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Body coordinations is best improved through movements with a transition. Free headstand to handstand requires good amount of strength as well as body control. It’s an intermediate skill that will build you upper body strength and ultimately body coordination. Plus, it’s just a very cool move to learn. 

From a tuck headstand position, you have to push your hips and feet straight up. The generated momentum will help you move upwards so you can transition to handstand without requiring you more effort to push using your arms. After that, you’ll slowly lower your body to a headstand position again using your arms so you’ll also develop strength in its negative portion. But you’ll have to tuck again your legs to your chest when doing the negative. This allows you to lessen the load on your shoulders, too.

This is a dynamic skill that requires you more coordination than strength since you’ll be using momentum to transition to the next position. Be safe in your attempts!

The most difficult part here would be overcoming the fear of suddenly moving upwards. Once you get over that and if you have a good headstand, handstand, you’ll easily learn this skill in no time!


Free headstand to handstand is quite a complex skill that requires excellent body control and technique. Below are the following moves required before attempting the skill:

Freestanding headstand

Freestanding Handstand

Handstand pushup negatives


Summarized Benefits

  1. Shoulder and core strength
  2. Body coordination
  3. Enhance handstand balance
  4. Learn control of momentum
  5. Overcome fear of inverted transitions

How to Perform

  1. Start arm width away from the wall or where you feel most comfortable kicking up to handstand.
  2. Place hands on the ground with mat located at head position
  3. Elbows bent place the top of your head on the floor with legs tucked to chest 
  4. Press into the ground and push up. At the same time, push hips upward and kick legs upwards from your tuck into handstand
  5. Hold a handstand
  6. Slowly descend by bending your elbows and tucking back your legs and maintaining full-body tension as you lower your head towards the ground/mat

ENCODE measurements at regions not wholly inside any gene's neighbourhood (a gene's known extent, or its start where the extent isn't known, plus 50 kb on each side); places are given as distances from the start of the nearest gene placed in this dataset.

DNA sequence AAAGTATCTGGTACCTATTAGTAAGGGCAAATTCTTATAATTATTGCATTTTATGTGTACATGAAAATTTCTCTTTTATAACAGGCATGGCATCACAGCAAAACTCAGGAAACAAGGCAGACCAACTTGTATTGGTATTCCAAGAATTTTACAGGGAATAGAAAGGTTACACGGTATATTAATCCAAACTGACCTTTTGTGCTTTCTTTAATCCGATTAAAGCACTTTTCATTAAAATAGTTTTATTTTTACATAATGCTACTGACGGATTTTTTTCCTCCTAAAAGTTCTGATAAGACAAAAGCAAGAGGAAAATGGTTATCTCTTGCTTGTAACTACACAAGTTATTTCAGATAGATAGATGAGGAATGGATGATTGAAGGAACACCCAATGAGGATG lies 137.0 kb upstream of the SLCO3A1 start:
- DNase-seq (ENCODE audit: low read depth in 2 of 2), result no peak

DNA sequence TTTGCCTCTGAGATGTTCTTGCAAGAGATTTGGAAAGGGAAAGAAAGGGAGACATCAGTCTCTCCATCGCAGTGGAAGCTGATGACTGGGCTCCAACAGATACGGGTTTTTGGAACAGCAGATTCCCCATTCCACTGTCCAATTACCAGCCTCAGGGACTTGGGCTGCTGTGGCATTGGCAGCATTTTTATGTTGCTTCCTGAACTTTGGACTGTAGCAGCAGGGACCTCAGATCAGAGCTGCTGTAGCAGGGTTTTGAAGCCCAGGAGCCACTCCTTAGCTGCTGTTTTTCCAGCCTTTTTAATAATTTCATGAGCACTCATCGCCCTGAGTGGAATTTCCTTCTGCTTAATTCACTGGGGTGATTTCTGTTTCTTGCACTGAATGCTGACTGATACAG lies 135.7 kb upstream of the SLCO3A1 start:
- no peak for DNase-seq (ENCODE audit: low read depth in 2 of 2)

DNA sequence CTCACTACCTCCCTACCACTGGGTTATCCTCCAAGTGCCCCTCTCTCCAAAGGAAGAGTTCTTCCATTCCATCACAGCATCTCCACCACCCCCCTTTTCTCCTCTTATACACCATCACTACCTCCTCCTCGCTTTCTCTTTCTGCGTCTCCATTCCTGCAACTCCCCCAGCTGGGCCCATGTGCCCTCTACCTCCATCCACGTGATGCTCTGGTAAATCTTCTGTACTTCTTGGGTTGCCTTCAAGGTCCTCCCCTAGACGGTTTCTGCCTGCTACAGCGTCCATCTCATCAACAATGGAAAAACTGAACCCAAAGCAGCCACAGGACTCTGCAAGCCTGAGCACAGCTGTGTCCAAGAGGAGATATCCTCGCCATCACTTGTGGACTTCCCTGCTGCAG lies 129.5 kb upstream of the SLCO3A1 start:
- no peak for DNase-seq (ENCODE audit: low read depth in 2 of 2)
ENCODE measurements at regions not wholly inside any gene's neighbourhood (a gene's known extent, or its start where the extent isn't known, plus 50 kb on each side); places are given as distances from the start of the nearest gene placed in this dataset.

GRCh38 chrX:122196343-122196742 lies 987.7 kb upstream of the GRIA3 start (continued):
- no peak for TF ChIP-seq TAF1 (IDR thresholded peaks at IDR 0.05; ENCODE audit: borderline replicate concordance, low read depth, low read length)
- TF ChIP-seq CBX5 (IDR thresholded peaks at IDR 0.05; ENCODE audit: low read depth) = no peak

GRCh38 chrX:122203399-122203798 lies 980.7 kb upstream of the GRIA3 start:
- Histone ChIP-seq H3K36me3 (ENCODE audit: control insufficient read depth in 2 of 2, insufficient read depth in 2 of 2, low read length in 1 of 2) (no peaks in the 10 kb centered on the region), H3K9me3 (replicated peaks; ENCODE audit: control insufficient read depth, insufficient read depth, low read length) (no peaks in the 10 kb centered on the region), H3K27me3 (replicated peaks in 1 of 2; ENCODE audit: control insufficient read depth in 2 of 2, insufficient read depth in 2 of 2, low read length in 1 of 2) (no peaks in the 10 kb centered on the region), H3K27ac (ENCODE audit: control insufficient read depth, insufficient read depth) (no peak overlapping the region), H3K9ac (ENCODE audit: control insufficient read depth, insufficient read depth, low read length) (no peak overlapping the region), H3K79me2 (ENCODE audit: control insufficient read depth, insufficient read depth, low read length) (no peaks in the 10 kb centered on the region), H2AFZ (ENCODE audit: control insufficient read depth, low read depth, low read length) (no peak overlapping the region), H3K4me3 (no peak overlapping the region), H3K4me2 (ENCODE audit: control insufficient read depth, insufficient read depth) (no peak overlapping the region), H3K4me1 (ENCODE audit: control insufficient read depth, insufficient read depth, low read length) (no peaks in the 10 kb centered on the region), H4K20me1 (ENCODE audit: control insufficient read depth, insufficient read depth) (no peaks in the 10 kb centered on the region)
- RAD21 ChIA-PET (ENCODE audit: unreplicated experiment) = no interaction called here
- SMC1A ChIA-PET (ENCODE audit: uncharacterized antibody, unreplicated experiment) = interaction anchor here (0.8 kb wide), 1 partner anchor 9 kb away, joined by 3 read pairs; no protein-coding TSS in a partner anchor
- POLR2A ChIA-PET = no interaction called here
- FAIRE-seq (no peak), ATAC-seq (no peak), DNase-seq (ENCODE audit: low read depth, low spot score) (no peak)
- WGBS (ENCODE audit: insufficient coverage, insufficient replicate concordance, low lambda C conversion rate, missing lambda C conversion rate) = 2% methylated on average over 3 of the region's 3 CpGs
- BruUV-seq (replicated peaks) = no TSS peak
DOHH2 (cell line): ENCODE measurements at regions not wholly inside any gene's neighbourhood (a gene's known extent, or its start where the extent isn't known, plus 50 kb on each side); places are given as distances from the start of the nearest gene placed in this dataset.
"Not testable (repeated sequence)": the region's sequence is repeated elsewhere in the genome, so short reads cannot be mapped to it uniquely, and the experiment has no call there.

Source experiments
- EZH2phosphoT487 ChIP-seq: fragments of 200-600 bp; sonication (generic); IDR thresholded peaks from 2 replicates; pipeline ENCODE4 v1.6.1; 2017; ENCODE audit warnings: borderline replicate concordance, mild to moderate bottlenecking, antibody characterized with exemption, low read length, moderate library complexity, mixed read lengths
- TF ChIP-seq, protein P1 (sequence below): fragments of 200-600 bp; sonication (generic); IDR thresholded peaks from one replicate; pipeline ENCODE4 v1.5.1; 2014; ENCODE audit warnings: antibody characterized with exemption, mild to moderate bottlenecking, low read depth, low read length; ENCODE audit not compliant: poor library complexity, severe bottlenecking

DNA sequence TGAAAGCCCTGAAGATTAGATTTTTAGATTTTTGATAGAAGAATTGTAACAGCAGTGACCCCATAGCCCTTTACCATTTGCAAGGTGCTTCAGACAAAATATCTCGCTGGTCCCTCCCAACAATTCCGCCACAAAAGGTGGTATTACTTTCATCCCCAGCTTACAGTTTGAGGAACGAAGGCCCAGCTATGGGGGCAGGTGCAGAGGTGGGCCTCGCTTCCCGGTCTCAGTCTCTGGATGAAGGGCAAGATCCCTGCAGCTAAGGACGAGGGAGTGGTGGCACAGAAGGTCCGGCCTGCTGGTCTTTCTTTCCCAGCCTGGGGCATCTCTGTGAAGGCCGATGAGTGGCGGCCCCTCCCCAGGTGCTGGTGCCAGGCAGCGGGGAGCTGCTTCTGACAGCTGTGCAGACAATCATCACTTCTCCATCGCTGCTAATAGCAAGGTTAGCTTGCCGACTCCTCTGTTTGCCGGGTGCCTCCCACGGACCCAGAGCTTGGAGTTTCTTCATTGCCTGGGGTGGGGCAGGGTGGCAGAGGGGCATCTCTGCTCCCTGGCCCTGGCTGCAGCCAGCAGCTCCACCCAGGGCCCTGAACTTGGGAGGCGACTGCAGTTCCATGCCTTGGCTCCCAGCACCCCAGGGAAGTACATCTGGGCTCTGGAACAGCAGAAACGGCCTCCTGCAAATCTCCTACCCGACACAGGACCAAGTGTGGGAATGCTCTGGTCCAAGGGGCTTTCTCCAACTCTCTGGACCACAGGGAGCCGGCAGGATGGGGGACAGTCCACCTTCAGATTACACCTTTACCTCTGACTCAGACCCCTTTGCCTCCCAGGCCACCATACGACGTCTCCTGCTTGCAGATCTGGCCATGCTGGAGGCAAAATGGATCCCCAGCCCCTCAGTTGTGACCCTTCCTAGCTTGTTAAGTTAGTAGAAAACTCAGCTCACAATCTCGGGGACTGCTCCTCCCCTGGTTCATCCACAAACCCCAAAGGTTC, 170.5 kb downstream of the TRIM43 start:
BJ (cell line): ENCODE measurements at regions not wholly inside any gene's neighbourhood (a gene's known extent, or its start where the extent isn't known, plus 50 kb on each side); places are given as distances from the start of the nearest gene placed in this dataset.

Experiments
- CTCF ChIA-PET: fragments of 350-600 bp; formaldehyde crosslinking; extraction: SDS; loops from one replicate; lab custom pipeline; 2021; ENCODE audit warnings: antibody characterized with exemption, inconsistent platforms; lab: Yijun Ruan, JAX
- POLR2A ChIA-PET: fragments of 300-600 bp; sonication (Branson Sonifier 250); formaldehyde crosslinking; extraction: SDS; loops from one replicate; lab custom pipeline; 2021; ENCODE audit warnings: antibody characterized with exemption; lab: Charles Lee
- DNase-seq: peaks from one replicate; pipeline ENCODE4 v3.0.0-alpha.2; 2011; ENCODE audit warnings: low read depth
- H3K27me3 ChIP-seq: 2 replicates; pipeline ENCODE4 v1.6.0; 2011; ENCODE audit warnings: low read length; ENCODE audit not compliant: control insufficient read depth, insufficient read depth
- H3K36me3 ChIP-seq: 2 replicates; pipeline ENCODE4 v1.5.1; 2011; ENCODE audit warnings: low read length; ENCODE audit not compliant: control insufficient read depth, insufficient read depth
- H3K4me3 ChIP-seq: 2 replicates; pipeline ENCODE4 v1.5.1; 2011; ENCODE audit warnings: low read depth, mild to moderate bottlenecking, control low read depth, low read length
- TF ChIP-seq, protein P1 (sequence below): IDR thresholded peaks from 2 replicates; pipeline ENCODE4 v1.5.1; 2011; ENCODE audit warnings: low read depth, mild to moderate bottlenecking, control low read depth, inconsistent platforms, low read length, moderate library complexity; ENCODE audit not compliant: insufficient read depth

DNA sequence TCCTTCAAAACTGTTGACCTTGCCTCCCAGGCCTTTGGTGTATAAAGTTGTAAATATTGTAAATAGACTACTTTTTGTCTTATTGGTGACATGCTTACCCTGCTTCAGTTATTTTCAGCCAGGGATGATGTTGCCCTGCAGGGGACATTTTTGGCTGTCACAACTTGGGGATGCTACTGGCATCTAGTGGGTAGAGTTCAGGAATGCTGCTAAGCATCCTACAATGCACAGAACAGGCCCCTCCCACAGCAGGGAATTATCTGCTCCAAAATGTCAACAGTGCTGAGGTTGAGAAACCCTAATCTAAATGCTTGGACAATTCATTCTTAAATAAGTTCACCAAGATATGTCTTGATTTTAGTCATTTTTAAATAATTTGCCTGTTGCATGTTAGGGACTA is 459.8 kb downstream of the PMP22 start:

7. Place head-on ground/mat and putting weight evenly distributed on head and hands
  8. Return to start position and repeat.

Keep in mind

The key to understanding the kick is that it’s not actually a kick. The motion that will push you upwards comes from a push of your hips upwards. The kick just follows. Think as if you’re sitting on a chair then you’ll suddenly stand up with power from your hips. It’s the same motion in this skill, but you’re inverted. 

Play with the amount of force you’ll exert so you can transition to your handstand without having to use much of pushing strength to get up. Just practice and practice until you can constantly use the exact force needed for the skill. 

Lowering down to the finishing position could also be scary at first. Be sure you have enough shoulder strength to complete the movement and use a good matting so you’ll comfortable to fall at first.

Don’t be scared to fall during your first tries. Learn how to exit wrong entries to handstand.

There’s a lot of things going on during the motions of the movement. Timing is very important to learn the move. As soon as you extend your lower body, push up to your handstand quickly. As soon as you lower your body to headstand, tuck your legs immediately. These motions of the legs help you control motion and let you conserve strength.

Coaching Pointers

Starting Position:

Hands on mat

Weight equally distributed to hands

and head

Elbows bent

Head between hands

Knees tucked into chest

Toes pointed

Movement Position:

Hips and legs extended upwards

Shoulders flexed and elevated

Arms straight

Abdominals tight

Legs together, straight

Straighthandstand bodyline

Finish Position:

Slow descent to headstand

Elbows bent

Head between hands

Hands aligned with knees

Knees tucked into chest

Toes pointed


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